crucible (noun): 1. a pot in which metals or other substances are heated to a very high temperature 2. a difficult test or challenge
“We burn a hot fire here; it melts down all concealment,” says Deputy Governor Danforth, the man who oversees the Salem witch trials in Arthur Miller’s play, “The Crucible.”
Mr. Danforth is, in a word, uncompromising in his mission to prosecute accused witches. His view of the world contains no uncertainty:
“But you must understand, sir, that a person is either with this court or he must be counted against it, there be no road between. This is a sharp time, now, a precise time – we live no longer in the dusky afternoon when evil mixed itself with good and befuddled the world.”
It was Danforth’s arrogant self-assurance that struck a chord with me while we read “The Crucible” in my 11th grade English class this fall. It reminded me of what was happening in nearby Guilford.
Over the summer, a slate of five alternative candidates won the Republican primary for the school board’s open positions. Their goal was to rid Guilford schools of Critical Race Theory (CRT), a framework that critics have termed an “anti-white, radical leftist agenda [that] is being used by public schools to indoctrinate students.”
The CT Examiner reported that Danielle Scarpellino, one of the GOP candidates, said in her nominating speech “that she felt the current Board of Education had shown an ‘inability to oversee our superintendent Paul Freeman’ and said that she would ‘ensure that [the children’s] education is free from all indoctrination.’”
Curiously, the new slate of GOP candidates offered no tangible evidence that Critical Race Theory – originally developed for law students in the 1970s – is employed in Guilford schools. Ambiguous anecdotes and innuendo were offered, but any connections to CRT were tangential, at best. Indeed, the charges were not unlike the “spectral evidence” that led to the hanging of accused witches in Salem.
“At a certain point, the high court of the province made the fatal decision to admit, for the first time, the use of ‘spectral evidence’ as proof of guilt,” explained playwright Miller. “Spectral evidence, so aptly named, meant that if I swore that you had sent out your ‘familiar spirit’ to choke, tickle, or poison me or my cattle, or to control my thoughts and actions, I could get you hanged unless you confessed to having had contact with the Devil.”
Arthur Miller wrote “The Crucible” as an allegory for another “witch hunt,” namely, Senator Joseph McCarthy’s pursuit of communists in the mid-20th century. Miller found himself in the crosshairs of McCarthy’s inquisition but would not give in to the power-hungry politician’s fear-mongering. Miller refused to name suspected communists in 1956 and was charged with contempt of court, a charge later reversed by the Supreme Court. As for McCarthy, he was eventually censured by colleagues and died a “broken man” in 1957.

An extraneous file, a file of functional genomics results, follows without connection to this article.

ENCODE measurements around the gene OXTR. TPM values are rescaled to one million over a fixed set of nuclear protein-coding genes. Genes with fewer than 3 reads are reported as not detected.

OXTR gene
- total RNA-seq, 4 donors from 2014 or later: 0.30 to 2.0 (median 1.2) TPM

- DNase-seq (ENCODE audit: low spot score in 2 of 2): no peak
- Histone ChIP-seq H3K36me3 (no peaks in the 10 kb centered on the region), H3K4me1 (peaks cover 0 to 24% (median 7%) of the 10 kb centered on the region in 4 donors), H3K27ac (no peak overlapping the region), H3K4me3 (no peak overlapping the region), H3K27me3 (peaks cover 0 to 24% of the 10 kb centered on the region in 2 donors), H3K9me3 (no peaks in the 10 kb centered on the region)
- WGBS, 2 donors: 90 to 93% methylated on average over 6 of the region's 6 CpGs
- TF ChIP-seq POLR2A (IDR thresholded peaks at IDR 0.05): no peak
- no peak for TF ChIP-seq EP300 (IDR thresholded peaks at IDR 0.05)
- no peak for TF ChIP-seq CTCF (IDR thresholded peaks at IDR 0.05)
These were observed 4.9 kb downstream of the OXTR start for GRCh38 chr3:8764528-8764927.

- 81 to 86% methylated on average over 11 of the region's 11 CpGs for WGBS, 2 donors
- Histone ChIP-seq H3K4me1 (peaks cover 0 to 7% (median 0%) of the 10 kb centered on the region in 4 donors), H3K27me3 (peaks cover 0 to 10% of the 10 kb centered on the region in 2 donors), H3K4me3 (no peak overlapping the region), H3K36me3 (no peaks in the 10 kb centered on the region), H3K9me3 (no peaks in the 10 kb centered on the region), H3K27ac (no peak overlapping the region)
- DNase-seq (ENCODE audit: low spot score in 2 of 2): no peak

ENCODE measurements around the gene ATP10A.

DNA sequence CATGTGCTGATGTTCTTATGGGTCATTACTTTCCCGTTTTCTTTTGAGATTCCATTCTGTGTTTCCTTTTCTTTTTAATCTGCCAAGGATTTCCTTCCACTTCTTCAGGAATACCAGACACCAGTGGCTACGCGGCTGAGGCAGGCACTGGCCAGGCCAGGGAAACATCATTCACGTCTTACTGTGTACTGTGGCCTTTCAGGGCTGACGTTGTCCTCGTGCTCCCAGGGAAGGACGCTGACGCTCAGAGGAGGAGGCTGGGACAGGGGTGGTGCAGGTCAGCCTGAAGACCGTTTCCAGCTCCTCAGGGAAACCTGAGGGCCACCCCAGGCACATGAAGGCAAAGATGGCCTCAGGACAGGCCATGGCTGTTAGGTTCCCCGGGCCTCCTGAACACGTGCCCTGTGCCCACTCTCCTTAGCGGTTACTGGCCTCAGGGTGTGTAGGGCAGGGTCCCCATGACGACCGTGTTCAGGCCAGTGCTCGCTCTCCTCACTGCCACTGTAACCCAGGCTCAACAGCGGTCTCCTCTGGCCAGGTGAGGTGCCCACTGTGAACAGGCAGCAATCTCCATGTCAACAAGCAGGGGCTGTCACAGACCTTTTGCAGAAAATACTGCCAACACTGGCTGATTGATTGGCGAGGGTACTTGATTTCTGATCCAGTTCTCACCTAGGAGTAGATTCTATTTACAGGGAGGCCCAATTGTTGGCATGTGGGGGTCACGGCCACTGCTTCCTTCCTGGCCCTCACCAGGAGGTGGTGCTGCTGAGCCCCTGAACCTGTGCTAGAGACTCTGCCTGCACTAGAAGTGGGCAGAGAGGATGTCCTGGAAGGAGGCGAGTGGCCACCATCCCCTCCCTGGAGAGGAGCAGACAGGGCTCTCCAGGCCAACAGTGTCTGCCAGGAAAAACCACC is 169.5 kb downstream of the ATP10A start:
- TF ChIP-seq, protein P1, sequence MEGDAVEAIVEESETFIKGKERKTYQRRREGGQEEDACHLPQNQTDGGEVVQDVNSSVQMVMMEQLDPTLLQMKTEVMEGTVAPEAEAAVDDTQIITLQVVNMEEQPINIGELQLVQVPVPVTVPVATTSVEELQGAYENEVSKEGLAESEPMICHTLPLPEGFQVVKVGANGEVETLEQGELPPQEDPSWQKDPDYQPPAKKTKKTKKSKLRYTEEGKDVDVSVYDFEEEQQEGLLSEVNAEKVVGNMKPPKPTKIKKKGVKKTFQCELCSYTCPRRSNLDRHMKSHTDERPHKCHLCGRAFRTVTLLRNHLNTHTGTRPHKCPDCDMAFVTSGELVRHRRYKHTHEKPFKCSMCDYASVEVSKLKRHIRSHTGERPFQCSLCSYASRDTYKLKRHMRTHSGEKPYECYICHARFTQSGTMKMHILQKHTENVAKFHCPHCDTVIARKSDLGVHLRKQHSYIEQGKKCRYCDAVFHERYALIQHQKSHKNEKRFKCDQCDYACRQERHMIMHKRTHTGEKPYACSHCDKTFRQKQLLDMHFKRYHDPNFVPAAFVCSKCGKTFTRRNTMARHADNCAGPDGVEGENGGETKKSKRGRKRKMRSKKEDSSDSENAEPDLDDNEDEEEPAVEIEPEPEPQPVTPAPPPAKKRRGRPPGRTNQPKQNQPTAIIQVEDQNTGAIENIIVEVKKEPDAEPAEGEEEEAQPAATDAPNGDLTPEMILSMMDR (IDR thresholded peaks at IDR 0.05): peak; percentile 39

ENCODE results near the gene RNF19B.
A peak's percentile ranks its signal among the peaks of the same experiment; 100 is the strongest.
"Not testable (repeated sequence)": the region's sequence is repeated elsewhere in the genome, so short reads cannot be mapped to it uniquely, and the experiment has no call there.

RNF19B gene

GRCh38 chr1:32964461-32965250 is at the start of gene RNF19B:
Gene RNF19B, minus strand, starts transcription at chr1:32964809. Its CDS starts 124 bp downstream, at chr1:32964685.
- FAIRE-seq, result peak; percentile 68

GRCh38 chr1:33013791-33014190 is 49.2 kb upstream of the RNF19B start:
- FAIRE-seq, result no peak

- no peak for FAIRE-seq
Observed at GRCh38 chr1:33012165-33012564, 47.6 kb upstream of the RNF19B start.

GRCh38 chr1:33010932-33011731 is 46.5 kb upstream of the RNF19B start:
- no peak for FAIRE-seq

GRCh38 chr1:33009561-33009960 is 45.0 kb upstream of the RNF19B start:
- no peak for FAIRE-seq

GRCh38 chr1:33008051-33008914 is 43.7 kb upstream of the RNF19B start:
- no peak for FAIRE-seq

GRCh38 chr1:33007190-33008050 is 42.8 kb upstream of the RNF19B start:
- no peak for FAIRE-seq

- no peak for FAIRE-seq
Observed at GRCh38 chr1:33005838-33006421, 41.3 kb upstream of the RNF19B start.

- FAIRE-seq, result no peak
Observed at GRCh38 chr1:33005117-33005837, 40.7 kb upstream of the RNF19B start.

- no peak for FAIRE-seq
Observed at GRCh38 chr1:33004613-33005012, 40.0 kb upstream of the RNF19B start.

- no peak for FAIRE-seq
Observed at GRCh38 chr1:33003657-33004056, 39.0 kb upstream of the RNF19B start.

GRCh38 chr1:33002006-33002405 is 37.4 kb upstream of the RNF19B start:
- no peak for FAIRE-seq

The connections between McCarthyism, “The Crucible,” and the CRT saga in Guilford are conspicuous. Each involves self-righteous judges who accuse innocent suspects of fabricated indiscretions, a scenario that often leads to mob mentality. The Republican candidates in Guilford could very well be Joseph McCarthy or the Salem judges; the potentially triggered residents of Guilford, the frightened citizens during the Red Scare or the terrified residents of Salem.
Just as McCarthyism faded and the terror in Salem subsided, the anti-CRT candidates were defeated. An impressive 60% of Guilford voters turned out on Nov. 2 and rejected all of the GOP candidates, opting instead for a “fusion ticket” of two Democrats and three unaffiliated candidates. Cooler heads – rational, thinking heads – prevailed. But the controversy left an indelible mark.
Many see the anti-CRT movement as a red herring, a decoy created to distract the public from a wider agenda. True, eight states have adopted outright bans on what they call Critical Race Theory and another 15 states are considering limits on classroom discussions of race. But additional goals have been noted, including banning books, providing parents the means to police teachers, and packing school board meetings to gain overall political influence.
Once again, the parallels between “The Crucible” and Guilford’s anti-CRT candidates become clear: Opportunists drum up fear, startle the public, and deter any sense of reason.
The classic “Twilight Zone” episode, “The Monsters Are Due on Maple Street,” depicts this scenario in chilling fashion. As aliens observe the havoc they have wreaked in a neighborhood with the simple introduction of fear and doubt, one alien says to another, “Throw them into darkness for a few hours and then sit back and watch the pattern … They pick the most dangerous enemies they can find, and it’s themselves. All we need do is sit back and watch.”
Anti-CRT activists are sitting back and watching right now.